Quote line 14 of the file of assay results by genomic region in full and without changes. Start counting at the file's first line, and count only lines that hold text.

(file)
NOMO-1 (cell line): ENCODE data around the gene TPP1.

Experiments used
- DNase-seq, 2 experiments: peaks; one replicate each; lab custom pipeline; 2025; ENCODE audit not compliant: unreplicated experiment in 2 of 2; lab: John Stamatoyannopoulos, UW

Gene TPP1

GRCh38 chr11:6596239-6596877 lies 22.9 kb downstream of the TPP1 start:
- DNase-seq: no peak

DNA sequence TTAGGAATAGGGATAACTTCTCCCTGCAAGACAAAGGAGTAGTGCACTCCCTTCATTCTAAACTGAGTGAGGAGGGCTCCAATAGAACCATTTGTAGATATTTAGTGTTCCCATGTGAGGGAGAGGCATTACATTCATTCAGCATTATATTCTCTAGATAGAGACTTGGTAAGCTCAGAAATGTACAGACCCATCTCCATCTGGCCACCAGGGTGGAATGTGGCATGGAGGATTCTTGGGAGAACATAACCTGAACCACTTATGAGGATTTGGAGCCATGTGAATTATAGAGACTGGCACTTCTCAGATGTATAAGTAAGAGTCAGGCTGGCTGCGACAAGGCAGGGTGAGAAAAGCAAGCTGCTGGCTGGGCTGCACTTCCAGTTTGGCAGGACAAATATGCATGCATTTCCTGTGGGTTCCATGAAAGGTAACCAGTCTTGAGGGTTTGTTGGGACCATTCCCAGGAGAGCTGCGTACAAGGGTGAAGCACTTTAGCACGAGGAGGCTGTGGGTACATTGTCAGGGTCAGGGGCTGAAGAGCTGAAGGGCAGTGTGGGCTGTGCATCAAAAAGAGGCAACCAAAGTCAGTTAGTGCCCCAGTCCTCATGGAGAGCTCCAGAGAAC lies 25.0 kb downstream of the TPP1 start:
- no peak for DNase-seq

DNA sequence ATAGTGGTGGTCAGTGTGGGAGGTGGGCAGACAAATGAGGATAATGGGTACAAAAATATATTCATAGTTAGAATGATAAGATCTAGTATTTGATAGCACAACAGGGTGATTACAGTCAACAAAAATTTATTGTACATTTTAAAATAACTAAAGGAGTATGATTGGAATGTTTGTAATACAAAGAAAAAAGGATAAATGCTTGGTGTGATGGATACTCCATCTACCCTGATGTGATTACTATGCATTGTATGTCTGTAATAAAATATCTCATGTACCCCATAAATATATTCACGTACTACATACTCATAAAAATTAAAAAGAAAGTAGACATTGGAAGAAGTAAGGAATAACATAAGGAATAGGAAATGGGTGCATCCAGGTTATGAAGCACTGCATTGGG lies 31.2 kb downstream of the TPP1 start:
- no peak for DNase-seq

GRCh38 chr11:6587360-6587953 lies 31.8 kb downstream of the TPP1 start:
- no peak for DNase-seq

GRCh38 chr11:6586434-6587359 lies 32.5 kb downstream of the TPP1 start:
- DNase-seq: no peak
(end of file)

- DNase-seq: no peak